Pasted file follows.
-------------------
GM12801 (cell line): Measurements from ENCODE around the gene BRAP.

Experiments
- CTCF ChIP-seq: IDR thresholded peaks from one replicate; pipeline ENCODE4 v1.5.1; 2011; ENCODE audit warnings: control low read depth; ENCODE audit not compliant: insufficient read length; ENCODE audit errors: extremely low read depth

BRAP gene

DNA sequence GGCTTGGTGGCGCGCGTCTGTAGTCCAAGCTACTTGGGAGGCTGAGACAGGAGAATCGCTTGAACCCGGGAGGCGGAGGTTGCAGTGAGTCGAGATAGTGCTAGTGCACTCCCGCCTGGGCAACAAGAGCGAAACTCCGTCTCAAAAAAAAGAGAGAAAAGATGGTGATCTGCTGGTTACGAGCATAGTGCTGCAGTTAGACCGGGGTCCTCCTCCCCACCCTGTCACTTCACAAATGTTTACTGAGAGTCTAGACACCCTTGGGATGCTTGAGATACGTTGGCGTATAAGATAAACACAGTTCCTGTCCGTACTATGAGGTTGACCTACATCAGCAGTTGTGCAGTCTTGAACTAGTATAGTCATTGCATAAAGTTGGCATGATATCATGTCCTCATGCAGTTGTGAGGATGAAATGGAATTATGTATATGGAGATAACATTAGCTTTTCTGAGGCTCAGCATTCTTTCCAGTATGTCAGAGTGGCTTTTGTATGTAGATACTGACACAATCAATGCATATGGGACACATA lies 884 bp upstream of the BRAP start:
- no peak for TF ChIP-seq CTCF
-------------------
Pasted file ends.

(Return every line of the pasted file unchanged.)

GM12801 (cell line): Measurements from ENCODE around the gene BRAP.

Experiments
- CTCF ChIP-seq: IDR thresholded peaks from one replicate; pipeline ENCODE4 v1.5.1; 2011; ENCODE audit warnings: control low read depth; ENCODE audit not compliant: insufficient read length; ENCODE audit errors: extremely low read depth

BRAP gene

DNA sequence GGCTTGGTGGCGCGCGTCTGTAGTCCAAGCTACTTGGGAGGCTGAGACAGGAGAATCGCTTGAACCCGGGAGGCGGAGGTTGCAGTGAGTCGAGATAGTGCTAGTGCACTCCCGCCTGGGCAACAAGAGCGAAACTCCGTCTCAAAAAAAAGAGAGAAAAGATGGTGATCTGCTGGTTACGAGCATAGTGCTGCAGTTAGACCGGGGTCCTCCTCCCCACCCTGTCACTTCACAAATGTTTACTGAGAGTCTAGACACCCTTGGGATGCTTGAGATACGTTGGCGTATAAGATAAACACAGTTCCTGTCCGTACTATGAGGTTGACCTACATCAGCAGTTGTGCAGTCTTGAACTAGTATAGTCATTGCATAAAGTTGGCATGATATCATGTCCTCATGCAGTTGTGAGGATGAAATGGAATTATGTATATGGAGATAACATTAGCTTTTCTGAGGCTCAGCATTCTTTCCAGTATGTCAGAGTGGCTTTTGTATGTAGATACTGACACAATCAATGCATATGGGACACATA lies 884 bp upstream of the BRAP start:
- no peak for TF ChIP-seq CTCF